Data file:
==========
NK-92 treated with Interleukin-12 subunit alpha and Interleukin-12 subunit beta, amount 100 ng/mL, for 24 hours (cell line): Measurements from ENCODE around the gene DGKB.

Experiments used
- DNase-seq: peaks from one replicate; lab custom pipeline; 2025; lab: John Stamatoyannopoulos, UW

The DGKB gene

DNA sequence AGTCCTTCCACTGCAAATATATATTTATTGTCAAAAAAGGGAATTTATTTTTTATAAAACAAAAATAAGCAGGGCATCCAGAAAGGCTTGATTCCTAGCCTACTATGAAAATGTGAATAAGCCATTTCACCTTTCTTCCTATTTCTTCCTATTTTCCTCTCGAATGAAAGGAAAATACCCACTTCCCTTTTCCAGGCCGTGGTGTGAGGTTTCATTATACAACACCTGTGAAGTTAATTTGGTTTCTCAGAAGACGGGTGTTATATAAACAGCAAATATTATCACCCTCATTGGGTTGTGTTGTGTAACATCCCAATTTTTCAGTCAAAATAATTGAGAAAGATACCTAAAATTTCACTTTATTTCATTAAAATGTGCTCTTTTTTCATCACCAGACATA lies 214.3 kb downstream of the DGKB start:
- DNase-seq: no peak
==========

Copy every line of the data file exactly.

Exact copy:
NK-92 treated with Interleukin-12 subunit alpha and Interleukin-12 subunit beta, amount 100 ng/mL, for 24 hours (cell line): Measurements from ENCODE around the gene DGKB.

Experiments used
- DNase-seq: peaks from one replicate; lab custom pipeline; 2025; lab: John Stamatoyannopoulos, UW

The DGKB gene

DNA sequence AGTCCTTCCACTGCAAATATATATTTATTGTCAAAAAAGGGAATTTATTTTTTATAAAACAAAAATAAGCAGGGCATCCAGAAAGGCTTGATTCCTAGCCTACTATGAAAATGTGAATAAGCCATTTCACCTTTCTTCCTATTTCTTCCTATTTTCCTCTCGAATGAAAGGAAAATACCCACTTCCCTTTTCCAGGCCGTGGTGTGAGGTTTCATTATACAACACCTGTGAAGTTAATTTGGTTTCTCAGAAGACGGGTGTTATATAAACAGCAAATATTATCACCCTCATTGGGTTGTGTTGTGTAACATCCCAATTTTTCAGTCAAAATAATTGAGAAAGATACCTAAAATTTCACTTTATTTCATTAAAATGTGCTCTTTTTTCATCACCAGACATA lies 214.3 kb downstream of the DGKB start:
- DNase-seq: no peak